For this specific kind of issue though, I'd say the problem was with the lack of a predictable interface. Can't say for sure since I don't know the code...

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decaruju profile image
Julien de Carufel

I love this concept, but it would benefit greatly from being more extensible and allow for higher level features. Client needs such as "Render a paginated, filterable, sortable list of objects" is the kind of need which absolutely should be programmable by config.

I think that when you start implementing loops and branching with your JSON, you've gone too far in a weird direction.

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zelcion profile image
Fábio M Jr Author

You would love to see Meta-System in depth then! We made the core to be extensible as you wish, so you can implement such high-level features and use them in your JSON file. Come say hi at the discord, I love to discuss about this sort of things :)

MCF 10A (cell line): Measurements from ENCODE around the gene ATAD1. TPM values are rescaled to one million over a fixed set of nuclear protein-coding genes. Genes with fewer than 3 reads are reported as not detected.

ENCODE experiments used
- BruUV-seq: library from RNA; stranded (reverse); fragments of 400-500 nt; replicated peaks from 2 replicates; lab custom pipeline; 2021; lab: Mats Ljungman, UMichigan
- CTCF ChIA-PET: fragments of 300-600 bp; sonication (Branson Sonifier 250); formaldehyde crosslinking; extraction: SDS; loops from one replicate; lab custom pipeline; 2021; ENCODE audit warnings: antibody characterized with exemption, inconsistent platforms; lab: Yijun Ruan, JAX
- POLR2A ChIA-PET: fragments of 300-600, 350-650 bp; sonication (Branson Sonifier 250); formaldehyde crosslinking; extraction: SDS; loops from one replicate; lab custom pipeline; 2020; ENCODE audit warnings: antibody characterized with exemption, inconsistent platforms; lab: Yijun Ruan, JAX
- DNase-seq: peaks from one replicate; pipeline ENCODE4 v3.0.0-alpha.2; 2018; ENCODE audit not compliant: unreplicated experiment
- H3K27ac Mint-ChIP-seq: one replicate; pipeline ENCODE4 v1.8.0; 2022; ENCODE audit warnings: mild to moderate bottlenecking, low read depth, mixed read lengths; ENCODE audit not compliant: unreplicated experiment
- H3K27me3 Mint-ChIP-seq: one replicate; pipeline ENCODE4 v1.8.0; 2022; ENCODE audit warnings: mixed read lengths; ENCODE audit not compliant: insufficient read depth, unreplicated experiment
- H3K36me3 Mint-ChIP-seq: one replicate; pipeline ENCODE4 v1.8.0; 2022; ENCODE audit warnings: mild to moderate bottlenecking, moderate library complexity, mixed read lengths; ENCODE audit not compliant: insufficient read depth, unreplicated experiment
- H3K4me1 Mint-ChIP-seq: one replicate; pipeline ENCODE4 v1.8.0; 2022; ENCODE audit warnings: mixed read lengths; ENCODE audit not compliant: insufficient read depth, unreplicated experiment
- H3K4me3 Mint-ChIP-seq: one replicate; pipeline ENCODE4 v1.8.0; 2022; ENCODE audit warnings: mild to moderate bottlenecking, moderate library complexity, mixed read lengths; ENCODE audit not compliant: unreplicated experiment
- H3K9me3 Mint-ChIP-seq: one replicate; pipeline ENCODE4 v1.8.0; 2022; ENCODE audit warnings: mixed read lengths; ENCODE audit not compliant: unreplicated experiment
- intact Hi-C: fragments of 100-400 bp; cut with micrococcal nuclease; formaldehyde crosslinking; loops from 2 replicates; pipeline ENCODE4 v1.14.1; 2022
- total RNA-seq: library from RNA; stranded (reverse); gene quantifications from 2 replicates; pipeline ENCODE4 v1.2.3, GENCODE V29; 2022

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jfullerco profile image
jfullerco

I’ve been moving one of my react projects to a similar predetermined or templated structure using firebase and a “Core” collection. Basically like a schema for your schema. It’s a lot of work upfront but definitely pays dividends in the long run not having to chase down irregularities with how your data interacts as your project grows or changes. Also very helpful with data relationships as changing how those relationships function or are defined is as easy as changing the Core schema.

Word of caution though, abstraction always comes with the temptation to further abstract and can become a time sink for no actual improvement. I know because I’ve ended up there at times. Don’t let that dessuade you though as I’ve learned an invaluable amount about Js and React data handling in the process.

Don’t play too hard!!

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wintercounter profile image